While Thecus NAS do make use of OpenSSL, the specific branches adopted by Thecus’s software development team are in fact entirely unaffected by Heartbleed (as it only affects versions 1.0.1 through 1.0.1f). So when the news about Heartbleed broke, Thecus developers quickly established that Thecus devices were never vulnerable to malformed heartbeat requests.
Given the importance of confirming system vulnerability, a number of media outlets have reached out to Thecus support staff. In France, Stéphane Guérithault spoke to Next Inpact and confirmed that ThecusOS5 and OS6 were unaffected but that additional apps were being revised and updated by their respective developers so that Heartbleed fixes would be swiftly implemented.
The Past Secured, the Future Ensured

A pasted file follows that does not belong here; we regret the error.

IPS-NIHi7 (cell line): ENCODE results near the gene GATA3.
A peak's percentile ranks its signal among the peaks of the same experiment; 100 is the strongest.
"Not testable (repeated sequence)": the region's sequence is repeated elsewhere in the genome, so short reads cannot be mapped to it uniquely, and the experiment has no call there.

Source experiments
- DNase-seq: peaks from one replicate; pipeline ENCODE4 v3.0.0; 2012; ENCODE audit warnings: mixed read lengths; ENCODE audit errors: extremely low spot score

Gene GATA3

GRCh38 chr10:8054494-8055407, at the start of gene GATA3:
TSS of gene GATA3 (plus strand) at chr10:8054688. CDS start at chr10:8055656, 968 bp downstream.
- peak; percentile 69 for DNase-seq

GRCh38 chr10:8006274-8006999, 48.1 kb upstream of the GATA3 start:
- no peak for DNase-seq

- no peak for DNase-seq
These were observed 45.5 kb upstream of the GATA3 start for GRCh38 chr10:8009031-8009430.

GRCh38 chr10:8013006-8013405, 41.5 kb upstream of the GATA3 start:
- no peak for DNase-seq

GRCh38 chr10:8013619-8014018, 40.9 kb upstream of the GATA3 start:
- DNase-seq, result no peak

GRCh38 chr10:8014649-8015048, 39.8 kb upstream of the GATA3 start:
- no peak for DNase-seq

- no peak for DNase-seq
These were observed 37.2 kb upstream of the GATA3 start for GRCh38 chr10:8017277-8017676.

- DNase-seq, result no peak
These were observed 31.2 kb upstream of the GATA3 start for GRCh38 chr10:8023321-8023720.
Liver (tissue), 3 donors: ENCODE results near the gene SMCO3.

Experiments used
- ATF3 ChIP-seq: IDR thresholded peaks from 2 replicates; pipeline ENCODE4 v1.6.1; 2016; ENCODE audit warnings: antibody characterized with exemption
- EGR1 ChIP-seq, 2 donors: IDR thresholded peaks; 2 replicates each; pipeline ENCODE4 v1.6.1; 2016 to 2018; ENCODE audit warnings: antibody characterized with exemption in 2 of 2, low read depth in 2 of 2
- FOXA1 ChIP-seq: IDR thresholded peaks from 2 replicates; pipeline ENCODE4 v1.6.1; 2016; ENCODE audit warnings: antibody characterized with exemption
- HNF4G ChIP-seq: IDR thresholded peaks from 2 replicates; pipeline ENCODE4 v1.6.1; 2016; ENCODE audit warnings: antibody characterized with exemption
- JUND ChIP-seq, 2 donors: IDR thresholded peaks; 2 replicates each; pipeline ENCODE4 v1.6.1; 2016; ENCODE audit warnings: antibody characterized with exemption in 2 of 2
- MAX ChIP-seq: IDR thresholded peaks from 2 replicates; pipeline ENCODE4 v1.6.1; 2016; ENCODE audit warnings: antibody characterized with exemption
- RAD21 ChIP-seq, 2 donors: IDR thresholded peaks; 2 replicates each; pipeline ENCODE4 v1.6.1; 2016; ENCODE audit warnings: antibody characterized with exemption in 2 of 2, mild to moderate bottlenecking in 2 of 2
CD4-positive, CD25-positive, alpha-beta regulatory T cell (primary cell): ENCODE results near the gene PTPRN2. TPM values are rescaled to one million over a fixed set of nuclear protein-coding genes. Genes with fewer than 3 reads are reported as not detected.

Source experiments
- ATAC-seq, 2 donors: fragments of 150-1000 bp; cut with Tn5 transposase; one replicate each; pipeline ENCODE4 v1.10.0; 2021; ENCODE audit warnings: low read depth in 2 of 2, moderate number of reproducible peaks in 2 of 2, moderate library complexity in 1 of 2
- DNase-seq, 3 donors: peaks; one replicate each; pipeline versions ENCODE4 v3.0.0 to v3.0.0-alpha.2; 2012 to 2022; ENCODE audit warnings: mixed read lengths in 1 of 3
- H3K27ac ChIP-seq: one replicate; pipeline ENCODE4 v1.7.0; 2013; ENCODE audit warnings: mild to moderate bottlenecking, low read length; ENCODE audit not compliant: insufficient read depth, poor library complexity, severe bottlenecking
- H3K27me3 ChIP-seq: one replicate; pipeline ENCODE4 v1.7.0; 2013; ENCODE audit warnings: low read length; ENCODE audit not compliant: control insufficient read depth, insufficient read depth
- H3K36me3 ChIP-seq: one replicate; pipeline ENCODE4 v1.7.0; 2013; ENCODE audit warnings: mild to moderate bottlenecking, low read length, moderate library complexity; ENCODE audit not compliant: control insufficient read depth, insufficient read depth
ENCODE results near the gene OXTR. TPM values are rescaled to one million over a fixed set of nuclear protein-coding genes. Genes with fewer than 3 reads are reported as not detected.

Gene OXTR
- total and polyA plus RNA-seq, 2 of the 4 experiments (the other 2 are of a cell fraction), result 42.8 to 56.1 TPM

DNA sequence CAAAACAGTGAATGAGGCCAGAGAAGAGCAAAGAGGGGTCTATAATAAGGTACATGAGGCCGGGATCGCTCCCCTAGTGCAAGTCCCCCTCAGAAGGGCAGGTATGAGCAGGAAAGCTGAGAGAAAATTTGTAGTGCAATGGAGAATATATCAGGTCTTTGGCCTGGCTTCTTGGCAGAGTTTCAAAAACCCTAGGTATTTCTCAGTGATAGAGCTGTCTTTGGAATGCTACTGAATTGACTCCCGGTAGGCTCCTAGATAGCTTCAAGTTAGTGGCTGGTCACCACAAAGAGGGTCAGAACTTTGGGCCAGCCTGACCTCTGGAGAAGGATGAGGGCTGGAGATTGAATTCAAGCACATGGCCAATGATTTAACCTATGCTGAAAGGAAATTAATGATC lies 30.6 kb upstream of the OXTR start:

With a number of other hardware manufacturers rushing to release new firmware, reports have started to emerge suggesting that, since the Heartbleed vulnerability was accidentally introduced in March 2012, a number of parties have grown aware of and exploited the loophole. What this means is that Thecus NAS have been some of the few devices fully immune to such intrusions over the past two years.
So as networks worldwide recover from potential intrusions, Thecus users can trust that the insight and expertise that protected their NAS from the Heartbleed bug are still hard at work designing the next generation of advanced hardware and software. Because with Thecus, come rain, shine, or missing bounds checks, your data will remain safe.